A good beard can be a shield for the face. It can protect you from the cold, block UV radiation and even conceal your weak chin from those judgmental glances. You want to make sure it isn’t also stopping you from taking care of your skin. Some parts of your new skincare routine are going to look as different as your new profile pic. Others are going to remain essentially the same. Here’s a guide to making sure you and your beard are working together to protect your face.
skincare with facial hair
You’ve seen dandruff before. Your face has been dry and dirty before. But a beard presents a new challenge. The beard hair can draw moisture away from the skin and traps the flakes of dry skin. The beard seems to grab everything:
- Flakes of skin from other parts of the face.
- Stray debris from that quick snack you just ate.
- The spiderweb you just walked through.
Infuriatingly enough, one thing that the beard doesn’t seem able to hold onto is beard hairs, which are strewn about everywhere.
Clean around your beard, under your beard, and after your beard. Remember that charcoal face wash you’ve been using? I hope you still have it on speed dial. The dead skin you can gently exfoliate and grime you can wash away, the less will get stuck in your beard. And if you are putting fingers in your beard, you want them to be cleaning agents rather than just idle hands stirring up dandruff and further inflaming breakouts.
Some beard particles can dodge even a diligent washing. So buddy up with a brush or comb to help shake them loose. A good combing can dislodge the beard hairs that are due to parachute out that day anyway. You get to choose to weed them out during a grooming session instead of, say, lunch.
Just because your beard is growing, that doesn’t mean that you have stopped cutting beard hair. But you can’t take the same wholesale approach as you did before.
Whether you are cleaning up your neck or maintaining a goatee, there’s a good chance that you still are wielding your razor daily. Shave just like you used to, which means using a clean blade and protecting your skin with razor bump cream and moisturizer. The folds of your neck skin are especially prone to razor bumps, and the fringes of the beard are primarily liable to dry out, so be generous here.
As for the beard itself, you might not be shaving it off, but you are probably still cutting some of the hairs, which means investing in some trimming supplies. Giving your beard the right shape can take a while to master, but the malleability of your profile can be half the fun.
Your face might not have the same shine as it did in its pre-bearded state, but you had better believe that oil production continues unabated. And while the beard might be hiding the acne, it’s not necessarily preventing it.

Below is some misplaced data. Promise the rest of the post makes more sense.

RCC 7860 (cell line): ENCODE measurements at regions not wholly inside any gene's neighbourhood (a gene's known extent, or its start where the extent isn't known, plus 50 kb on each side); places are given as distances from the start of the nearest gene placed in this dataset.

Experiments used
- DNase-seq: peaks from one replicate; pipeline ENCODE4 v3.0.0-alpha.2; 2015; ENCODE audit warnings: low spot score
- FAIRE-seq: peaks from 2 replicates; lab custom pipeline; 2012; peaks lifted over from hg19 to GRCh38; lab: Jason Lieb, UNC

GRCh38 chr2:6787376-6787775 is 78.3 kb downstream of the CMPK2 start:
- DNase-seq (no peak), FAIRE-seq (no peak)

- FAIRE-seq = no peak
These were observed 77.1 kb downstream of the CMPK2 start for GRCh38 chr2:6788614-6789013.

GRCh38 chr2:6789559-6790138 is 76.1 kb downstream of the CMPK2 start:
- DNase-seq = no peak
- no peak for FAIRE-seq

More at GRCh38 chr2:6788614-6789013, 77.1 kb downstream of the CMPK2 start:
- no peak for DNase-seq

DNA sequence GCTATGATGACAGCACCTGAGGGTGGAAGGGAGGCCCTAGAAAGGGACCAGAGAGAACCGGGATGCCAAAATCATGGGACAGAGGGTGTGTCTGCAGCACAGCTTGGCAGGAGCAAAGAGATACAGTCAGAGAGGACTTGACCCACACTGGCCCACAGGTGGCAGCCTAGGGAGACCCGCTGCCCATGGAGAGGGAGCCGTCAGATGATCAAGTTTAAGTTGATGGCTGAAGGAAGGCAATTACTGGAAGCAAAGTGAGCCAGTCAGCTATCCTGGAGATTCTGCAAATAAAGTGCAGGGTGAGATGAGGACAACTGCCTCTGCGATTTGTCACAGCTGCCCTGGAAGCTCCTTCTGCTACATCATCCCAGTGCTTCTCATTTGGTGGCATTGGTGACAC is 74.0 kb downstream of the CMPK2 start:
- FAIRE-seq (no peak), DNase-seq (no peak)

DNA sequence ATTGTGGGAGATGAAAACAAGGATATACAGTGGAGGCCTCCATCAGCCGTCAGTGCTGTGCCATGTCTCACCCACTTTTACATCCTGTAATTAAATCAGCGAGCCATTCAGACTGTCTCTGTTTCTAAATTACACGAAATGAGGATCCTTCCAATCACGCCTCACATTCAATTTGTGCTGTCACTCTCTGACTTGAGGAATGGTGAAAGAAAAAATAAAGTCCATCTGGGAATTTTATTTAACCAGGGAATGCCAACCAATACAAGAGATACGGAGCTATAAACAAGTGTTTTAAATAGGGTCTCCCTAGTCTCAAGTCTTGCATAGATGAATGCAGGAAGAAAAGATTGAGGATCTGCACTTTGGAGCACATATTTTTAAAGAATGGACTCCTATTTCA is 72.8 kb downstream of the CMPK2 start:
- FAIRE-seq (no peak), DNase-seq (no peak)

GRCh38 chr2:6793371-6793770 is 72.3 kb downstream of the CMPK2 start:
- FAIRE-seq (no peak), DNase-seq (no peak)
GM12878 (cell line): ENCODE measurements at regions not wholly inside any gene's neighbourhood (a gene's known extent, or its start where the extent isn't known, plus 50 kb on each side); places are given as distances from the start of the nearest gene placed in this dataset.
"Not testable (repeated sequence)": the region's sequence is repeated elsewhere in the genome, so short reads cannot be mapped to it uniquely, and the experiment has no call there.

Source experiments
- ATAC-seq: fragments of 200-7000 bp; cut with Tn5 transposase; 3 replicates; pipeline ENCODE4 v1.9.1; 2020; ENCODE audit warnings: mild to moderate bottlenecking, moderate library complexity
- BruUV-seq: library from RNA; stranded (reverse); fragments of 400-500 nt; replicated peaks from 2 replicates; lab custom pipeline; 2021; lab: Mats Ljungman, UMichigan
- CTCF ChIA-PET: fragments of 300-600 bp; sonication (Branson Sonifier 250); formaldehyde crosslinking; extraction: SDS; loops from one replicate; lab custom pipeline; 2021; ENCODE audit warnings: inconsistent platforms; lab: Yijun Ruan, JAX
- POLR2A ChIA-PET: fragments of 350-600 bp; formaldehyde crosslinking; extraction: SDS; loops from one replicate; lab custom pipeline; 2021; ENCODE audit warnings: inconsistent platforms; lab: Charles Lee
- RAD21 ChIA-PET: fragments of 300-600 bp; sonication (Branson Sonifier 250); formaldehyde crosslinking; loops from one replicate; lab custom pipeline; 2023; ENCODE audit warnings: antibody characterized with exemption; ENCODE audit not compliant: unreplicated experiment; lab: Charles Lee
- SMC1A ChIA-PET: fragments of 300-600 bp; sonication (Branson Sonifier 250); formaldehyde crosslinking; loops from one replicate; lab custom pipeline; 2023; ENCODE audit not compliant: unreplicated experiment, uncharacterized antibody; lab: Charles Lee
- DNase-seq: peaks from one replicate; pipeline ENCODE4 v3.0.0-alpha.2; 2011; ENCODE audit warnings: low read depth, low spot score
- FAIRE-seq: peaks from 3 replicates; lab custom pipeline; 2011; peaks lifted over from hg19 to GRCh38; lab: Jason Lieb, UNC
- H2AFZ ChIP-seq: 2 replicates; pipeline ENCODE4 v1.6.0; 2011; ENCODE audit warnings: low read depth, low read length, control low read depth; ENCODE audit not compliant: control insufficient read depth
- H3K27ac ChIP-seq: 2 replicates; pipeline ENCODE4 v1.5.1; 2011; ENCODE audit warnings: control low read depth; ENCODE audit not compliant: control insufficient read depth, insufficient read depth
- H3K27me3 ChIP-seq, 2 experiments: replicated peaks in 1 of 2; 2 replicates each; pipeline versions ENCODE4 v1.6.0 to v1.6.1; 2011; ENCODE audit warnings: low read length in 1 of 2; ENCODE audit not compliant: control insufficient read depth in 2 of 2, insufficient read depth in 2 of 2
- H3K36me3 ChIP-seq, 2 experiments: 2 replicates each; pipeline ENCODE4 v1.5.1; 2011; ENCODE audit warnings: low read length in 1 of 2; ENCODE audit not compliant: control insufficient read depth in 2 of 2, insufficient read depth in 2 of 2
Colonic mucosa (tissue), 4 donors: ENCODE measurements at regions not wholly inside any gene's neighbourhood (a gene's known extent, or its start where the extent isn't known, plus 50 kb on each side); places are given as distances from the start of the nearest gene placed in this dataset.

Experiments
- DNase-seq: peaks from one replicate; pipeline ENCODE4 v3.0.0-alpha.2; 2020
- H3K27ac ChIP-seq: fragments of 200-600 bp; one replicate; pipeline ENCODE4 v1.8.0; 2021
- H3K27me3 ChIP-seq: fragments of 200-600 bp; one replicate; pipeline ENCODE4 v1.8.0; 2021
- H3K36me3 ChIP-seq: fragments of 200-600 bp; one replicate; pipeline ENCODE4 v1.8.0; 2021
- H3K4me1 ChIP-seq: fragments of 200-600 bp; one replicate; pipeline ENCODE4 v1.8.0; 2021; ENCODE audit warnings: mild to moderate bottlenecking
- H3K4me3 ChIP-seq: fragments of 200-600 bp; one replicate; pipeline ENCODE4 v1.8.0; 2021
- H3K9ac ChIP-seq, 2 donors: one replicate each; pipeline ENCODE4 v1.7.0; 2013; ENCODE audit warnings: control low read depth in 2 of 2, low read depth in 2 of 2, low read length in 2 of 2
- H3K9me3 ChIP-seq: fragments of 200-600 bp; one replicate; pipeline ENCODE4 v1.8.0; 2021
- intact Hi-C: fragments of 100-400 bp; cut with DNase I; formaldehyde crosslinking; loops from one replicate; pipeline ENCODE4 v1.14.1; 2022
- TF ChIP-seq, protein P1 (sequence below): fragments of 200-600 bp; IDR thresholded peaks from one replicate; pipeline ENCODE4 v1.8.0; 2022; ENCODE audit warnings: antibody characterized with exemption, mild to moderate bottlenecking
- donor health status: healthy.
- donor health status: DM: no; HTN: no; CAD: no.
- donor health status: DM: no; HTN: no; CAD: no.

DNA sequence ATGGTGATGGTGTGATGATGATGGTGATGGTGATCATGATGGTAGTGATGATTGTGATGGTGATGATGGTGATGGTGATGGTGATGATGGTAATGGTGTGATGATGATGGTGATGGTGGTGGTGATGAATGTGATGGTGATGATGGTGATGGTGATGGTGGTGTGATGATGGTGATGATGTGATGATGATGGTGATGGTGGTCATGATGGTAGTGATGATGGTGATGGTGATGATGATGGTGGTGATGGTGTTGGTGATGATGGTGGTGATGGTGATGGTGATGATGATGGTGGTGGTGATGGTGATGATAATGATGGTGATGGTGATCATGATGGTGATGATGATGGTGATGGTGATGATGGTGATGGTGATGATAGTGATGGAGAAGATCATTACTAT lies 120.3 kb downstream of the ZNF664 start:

Get a leg up on your face while still in the stubble stage by making sure you give your skin a deep clean while it is still accessible. Consider peel off face mask for blackheads. A great deal of your face is going to remain accessible. The nose is usually the epicenter of oil production, so make sure you take care of the oil on your exposed skin before it becomes the beard’s problem.
As for the beard’s oil ecosystem, if you find that your usual skincare routine isn’t giving your facial hair enough TLC, it might be time for you to venture into the world of beard oils and specialty shampoos.
Guys often begin growing out their beards because they want to change things up. Being open to change is a healthy attitude to have when working with your beard to take care of your skin. Just as the different seasons demand alterations in your usual routine (wearing sunscreen in the summer, discovering that you are allergic to that particular sunscreen and switching to a new product, etc.), your beard is a new variable in the mix. You’ll have to learn what works for you each new season regarding how your beard holds moisture or keeps out the elements.
It’s worth noting that having facial hair year-round doesn’t necessarily mean having the same facial hair year-round. You might grow out a thick beard for the winter and then migrate to a stache for the summer. If that’s the plan, remember that growing a beard is a slow process that gives your skin time to adjust, but shaving it all off is a sudden matter. Make sure that you take care of that skin that is seeing the light of day for the first time in months.